Friday, on a whim, I asked my friend Norm Elvin if he wanted to take a ride to Greenville the next day for a memorial service on Elephant Mountain to honor those who served on the ill-fated B-52 that crashed there 50 years earlier. After a quick look at his calendar, he said it would be a perfect way to spend part of Memorial Day Weekend! Here, you can read the account of that day on January 24th, 1963....

When we got to the site at around 11:30, there were probably 25 to 30 cars all lined up on the dirt road, deep in the woods. From where we parked, it wasn't a ten minute walk to where the memorial was going to be held.

There were two tarps set up with chairs underneath for the honored guests (which included family members of the crew and one of two survivors, navigator, Captain Gerald J. Adler). Everyone else was huddling under umbrellas and touring the massive debris field. I had only ever been in via snowmobile and seen the tops of bigger chunks of the aircraft and a couple of wheels. This day gave me a whole new appreciation for the impact of this massive B-52 Stratofortress as pieces of fuselage, wings, wheels and more lay strewn about in a very large radius. No telling how much of it has been moved over the years but, undoubtedly, many of the bigger pieces have probably not moved much, if at all, from where they came to rest back in 1963.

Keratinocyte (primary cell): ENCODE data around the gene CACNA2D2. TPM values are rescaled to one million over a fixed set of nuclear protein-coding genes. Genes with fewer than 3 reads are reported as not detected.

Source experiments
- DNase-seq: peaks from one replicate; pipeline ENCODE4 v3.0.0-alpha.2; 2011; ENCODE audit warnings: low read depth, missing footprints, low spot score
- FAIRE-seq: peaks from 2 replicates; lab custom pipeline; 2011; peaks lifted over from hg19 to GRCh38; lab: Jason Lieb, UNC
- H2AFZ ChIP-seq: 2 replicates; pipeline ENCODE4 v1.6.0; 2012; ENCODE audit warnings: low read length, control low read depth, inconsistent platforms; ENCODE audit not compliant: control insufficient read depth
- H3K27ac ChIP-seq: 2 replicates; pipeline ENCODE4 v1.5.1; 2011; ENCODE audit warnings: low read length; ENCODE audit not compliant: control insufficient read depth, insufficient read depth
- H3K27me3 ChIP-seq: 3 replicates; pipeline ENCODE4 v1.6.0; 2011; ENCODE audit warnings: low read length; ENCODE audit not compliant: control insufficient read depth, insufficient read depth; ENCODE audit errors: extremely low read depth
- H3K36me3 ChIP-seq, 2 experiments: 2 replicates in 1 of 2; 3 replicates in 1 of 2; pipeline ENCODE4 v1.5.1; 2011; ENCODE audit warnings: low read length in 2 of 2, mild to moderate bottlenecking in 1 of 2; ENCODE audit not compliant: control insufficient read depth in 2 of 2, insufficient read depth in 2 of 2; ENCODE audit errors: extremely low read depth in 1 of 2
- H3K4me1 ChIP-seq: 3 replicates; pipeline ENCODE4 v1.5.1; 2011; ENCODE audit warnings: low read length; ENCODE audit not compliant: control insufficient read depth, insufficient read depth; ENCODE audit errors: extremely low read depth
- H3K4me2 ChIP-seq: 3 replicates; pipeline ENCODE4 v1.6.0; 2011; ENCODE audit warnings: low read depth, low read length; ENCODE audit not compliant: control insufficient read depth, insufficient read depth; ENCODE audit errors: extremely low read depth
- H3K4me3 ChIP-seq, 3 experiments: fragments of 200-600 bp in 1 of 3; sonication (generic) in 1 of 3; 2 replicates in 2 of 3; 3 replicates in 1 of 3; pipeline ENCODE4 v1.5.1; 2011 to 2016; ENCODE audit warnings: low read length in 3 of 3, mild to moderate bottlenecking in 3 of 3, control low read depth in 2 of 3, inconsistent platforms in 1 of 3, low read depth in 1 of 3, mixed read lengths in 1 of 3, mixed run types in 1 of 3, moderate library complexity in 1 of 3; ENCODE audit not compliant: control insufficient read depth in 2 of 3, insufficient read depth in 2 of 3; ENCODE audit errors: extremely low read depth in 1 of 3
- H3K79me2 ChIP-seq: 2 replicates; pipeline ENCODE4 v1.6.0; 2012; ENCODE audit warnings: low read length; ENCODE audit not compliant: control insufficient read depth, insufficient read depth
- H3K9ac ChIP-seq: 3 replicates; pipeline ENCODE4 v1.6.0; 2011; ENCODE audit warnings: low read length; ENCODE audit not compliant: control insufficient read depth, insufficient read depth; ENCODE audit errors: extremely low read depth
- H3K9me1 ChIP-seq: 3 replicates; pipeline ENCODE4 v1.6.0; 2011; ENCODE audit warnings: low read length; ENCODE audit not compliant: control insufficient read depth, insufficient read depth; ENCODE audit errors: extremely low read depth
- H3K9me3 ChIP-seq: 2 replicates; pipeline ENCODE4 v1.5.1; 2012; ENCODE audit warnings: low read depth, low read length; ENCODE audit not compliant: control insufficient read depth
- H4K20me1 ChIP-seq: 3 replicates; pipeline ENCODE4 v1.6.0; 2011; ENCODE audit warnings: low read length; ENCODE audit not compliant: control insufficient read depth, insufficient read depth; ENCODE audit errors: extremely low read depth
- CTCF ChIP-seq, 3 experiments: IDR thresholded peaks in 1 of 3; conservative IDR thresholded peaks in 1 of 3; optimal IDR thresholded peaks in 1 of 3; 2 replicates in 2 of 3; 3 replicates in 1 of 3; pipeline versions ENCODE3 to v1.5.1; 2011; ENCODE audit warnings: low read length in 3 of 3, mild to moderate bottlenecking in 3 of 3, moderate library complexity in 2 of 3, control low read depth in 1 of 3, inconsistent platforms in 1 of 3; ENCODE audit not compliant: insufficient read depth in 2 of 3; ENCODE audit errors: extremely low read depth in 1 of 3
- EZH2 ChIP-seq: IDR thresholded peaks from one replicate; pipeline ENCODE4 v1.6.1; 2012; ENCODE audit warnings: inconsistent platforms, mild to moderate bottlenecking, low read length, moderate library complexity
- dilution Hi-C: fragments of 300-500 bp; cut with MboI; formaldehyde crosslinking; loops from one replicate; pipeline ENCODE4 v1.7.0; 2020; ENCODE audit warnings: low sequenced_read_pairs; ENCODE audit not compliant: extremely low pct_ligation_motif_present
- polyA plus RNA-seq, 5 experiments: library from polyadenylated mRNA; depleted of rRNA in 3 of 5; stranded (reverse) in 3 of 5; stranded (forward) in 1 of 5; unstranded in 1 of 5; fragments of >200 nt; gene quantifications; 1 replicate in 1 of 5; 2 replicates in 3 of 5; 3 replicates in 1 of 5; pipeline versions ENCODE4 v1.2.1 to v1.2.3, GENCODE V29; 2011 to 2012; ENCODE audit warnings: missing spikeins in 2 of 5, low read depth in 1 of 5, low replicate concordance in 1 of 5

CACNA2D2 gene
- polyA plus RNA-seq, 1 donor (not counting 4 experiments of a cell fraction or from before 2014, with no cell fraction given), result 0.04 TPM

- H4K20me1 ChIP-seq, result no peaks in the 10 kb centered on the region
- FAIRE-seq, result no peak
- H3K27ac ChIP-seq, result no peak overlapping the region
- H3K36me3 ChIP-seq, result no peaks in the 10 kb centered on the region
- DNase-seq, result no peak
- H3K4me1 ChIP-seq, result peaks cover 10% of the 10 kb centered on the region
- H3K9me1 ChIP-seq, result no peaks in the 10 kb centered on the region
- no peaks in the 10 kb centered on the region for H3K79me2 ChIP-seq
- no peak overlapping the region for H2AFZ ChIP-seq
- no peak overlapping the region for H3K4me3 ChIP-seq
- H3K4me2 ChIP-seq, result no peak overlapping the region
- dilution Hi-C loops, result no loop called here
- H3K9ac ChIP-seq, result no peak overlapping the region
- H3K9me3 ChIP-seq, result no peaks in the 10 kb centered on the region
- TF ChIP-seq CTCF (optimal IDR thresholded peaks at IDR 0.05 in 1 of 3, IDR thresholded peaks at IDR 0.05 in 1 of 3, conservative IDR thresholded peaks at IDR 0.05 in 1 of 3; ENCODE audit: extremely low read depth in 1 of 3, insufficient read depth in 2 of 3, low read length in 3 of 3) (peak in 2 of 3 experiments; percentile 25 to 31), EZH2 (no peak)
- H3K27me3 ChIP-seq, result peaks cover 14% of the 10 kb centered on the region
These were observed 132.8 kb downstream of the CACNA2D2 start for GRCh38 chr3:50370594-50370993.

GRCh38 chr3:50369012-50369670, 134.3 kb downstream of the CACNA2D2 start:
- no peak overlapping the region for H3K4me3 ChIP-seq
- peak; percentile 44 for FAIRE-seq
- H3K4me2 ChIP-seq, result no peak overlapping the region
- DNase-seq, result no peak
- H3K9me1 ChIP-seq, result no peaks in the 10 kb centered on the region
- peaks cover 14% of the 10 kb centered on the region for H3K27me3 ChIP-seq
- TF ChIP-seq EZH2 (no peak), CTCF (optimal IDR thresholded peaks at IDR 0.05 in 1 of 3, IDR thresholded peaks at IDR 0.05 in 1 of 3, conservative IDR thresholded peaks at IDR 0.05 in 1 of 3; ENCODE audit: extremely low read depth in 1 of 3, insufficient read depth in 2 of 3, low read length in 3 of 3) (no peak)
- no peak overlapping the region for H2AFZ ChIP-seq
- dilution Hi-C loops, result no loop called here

The day was cold and wet. The ceremony solemn and beautiful. I felt proud as I stood there next to my good friend, silently taking in every bit of the honors being bestowed by the Air Force for members of an elite group of people...the most elite group of people...those willing to give their lives in the defense of freedom.

As members of the Air Force and other branches of the U.S. Military stood at attention, a trumpeter played Amazing Grace followed by a wreath laying and dedication of the site. Finally, American flags were unfurled and folded before being presented to family members of the lost crewmen. Except for the rain falling and wind blowing through the trees, there were no sounds.

The silence was eventually broken by the sound of rifles ringing out to honor the crew followed by a lone bugle playing Taps. The ceremony concluded and Norm and I headed back to the road so we could make our way back toward home. We were wet, but thankful that we'd taken the time to pay tribute to this heroic group of men that, thankfully, neither time nor the military and town of Greenville have ever forgotten. Thank you to Greenville Police Chief Jeff Pomerleau for getting the word out for, without his taking the time to let us know, many people would have never known about the service of the sacrifice and these nine men on a frigid winter day back in 1963.

Go here to see a wonderful report aired on WABI TV-5.

To members of the military, a heartfelt thank you. God bless you and God bless America.